Environmental advocates and neighbors near the site of a proposed Mount Kisco solar farm warned the village’s Planning Board of landscape degradation and displacement of animals if the project is allowed to proceed.
During a public hearing last Tuesday for SCS Sarles Street’s application for a 2.6-megawatt solar array on a portion of 25 acres at 180 S. Bedford Rd., residents, as well as representatives of the neighboring Marsh Sanctuary, harshly criticized the proposal that would remove 546 living trees from the site.
Nigel Sizer, a forest ecologist and a Marsh Sanctuary board member, said the proposal is being billed as a green and environmentally sound initiative but “gives a bad name to solar.”
“Across our county and state are countless sites where solar should be developed that will involve the cutting of not one large tree, that will not neighbor important conservation areas, that will not abut the houses of families,” Sizer said. “There is simply no good reason or justification for clearing forests to locate a solar plant.”
The applicant resubmitted an application in May that removed all panels from the 200-foot buffer, reduced the number of trees to be cleared by 138, lowered the number of trees that would be cleared from the buffer from 164 to 83 and limited steep slope disturbance from 3.7 to 2.9 acres.
Most of the 5,600 panels would be located on a portion of the land that once was the site of a house before its demolition, said project engineer Rich Williams of Insite Engineering. Furthermore, the panels would reach a height of seven feet, seven inches, making them difficult to see by the closest neighbors, he said.
Williams said other impacts would be negligible because there is no sewer or water demand and it would generate virtually no traffic except for a single vehicle that would visit the site a few times a year to allow personnel to check the panels.
“In fact, this is a source of clean renewable energy,” Williams said. “It’s going to generate energy for the community without generating fossil fuels. It’s actually a benefit of the application.”
Complicating the project is the uncertain status of the cell tower proposed by Homeland Towers for a different portion of the same site. Homeland Towers has not appeared before the Planning Board since February as it searches for alternative sites; however, it has also failed to maintain a minimum balance in its escrow account, which has knocked them off multiple agendas.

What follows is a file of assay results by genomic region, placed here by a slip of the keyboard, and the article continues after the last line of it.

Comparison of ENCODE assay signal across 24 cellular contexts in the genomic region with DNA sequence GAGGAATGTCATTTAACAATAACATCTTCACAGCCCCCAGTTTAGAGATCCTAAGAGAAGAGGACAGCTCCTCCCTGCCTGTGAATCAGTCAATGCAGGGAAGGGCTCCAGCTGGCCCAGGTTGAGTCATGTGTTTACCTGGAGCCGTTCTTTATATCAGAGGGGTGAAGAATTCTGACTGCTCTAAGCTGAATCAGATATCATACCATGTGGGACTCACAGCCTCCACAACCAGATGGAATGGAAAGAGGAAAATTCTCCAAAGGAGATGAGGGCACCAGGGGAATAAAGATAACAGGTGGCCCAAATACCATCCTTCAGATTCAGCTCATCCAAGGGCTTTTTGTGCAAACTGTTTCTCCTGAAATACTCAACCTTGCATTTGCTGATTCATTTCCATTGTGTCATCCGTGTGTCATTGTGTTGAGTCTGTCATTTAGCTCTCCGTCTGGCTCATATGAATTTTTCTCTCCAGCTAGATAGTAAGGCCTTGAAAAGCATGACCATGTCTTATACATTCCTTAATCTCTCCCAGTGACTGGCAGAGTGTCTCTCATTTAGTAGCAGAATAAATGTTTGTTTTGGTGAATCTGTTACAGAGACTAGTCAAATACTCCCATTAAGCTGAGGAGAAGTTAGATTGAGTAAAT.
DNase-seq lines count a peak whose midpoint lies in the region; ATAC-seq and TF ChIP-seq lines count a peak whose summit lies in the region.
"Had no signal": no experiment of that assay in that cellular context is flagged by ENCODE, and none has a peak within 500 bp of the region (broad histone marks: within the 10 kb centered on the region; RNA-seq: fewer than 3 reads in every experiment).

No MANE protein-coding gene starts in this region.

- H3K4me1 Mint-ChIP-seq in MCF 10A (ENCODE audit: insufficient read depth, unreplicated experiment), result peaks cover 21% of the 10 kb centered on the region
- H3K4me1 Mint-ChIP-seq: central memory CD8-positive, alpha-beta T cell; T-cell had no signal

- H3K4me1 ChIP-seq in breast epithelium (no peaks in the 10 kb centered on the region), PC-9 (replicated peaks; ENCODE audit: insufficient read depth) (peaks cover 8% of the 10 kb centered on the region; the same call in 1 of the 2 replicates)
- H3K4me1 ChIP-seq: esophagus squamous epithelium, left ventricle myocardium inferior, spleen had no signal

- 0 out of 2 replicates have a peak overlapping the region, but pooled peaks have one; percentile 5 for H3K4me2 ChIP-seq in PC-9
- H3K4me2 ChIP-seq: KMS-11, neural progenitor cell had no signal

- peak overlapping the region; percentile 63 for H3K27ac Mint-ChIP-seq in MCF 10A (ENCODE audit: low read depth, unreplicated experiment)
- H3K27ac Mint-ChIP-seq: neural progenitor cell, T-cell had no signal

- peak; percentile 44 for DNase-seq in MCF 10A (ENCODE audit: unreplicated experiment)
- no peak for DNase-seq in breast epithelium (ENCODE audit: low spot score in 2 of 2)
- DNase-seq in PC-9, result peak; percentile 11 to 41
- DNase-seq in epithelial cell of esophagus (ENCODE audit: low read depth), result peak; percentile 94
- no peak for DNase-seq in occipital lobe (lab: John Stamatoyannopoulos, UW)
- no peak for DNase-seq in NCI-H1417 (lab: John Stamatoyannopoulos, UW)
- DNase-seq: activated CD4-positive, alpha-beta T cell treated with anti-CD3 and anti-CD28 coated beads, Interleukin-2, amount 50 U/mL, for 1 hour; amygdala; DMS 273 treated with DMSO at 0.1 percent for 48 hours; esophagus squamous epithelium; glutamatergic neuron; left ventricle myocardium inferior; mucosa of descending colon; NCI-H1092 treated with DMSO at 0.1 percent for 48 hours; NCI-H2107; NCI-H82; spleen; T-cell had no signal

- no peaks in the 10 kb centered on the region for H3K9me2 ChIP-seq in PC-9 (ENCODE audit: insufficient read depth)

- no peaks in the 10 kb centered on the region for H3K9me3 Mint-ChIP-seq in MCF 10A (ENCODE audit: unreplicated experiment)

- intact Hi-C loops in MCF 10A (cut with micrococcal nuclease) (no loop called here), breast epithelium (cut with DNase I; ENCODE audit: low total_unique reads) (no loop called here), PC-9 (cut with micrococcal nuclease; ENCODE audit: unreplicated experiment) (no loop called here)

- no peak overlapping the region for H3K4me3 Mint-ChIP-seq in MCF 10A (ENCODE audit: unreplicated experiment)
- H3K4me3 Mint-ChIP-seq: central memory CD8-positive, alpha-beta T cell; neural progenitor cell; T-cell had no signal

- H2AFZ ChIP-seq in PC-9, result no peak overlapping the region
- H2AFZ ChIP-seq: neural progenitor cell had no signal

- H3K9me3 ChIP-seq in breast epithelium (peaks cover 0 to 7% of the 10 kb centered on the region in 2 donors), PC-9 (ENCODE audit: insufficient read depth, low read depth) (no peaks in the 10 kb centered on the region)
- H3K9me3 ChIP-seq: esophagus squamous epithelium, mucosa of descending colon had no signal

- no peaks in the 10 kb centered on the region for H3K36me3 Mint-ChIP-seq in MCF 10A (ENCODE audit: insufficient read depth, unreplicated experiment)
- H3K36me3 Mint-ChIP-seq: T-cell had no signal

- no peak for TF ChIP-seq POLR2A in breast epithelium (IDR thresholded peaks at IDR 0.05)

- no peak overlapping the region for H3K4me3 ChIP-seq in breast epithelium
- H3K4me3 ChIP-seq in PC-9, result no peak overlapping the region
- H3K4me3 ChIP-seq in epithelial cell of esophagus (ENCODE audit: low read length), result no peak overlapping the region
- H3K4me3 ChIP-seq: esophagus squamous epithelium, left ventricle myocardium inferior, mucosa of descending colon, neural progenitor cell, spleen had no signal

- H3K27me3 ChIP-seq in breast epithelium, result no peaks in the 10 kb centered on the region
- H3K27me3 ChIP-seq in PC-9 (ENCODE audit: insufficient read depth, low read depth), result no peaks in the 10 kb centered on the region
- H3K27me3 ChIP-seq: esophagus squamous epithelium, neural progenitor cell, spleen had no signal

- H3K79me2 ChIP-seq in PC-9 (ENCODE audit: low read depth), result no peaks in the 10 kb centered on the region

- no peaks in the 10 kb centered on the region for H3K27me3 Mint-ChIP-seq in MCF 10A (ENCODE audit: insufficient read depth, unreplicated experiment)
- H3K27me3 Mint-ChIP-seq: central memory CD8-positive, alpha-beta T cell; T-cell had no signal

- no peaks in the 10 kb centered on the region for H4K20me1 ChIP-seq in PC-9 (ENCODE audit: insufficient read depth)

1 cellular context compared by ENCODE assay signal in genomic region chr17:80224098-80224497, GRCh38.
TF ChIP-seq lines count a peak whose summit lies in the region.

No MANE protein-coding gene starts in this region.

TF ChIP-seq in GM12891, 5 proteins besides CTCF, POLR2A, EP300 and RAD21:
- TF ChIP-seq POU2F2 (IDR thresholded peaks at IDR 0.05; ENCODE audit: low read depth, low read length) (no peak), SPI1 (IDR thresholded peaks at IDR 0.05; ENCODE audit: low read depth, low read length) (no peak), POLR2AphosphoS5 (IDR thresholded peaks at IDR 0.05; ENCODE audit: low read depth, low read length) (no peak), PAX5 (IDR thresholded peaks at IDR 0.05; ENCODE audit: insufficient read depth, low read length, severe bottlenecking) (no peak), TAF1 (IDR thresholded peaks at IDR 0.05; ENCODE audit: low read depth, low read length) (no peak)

Last week, the Planning Board gave no indication when it might reach a decision on whether to issue a negative or positive declaration relating to the solar farm under the state Environmental Quality Review Act (SEQRA).
One nearby resident, David Grant, said he can’t understand why the village would even consider allowing a solar array that is adjacent to a residential neighborhood.
He was also disturbed by some positive comments from Planning Board members about the revised proposal.
“It’s adjacent to our houses. It’s not minimal, it’s not low impact,” Grant said. “This is a big friggin’ deal and listening to come of the comments board members have made, it’s hard for me to conclude that some of you haven’t made up your mind and that’s really, really disappointing.”
While board member Ralph Vigliotti said he was concerned about protecting as much of the forest as possible as well as the neighbors’ quality of life, others signaled that the revised proposal has made progress. Board member Crystal Pickard said that the application “has come a long way” and complimented SCS Sarles for reducing tree clearance and disturbance.
“You know we don’t like to cut down trees and this is a really low-impact use for this site, especially to preserve that 17-plus acres,” Pickard said. “I appreciate it a lot.”
A couple of public speakers raised the issue that the company that would install the solar panels, Sunrise Community Solar of Briarcliff Manor, has as one of its principals the Planning Board’s former chair Doug Hertz. Hertz resigned last February before the village Board of Ethics concluded he had a conflict of interest.
Despite his resignation more than eight months ago, resident Harry McCartney said the Board of Ethics’ advisory opinion was that the conflict could never be completely mitigated. He asked the board to reject the application.
“If we are not at local levels, at state levels, at federal levels, if we are not operating based on honesty and integrity, we are finished as a village, as a town,” McCartney said.
Village Attorney Whitney Singleton said the Planning Board has limited jurisdiction, which is to review the application. The courts will decide on the litigation that has been filed related to the conflict and other issues, he said.
The hearing was adjourned until Nov. 9.
Martin has more than 30 years experience covering local news in Westchester and Putnam counties, including a frequent focus on zoning and planning issues. He has been editor-in-chief of The Examiner since its inception in 2007. Read more from Martin’s editor-author bio here. Read Martin’s archived work here: https://www.theexaminernews.com/author/martin-wilbur2007/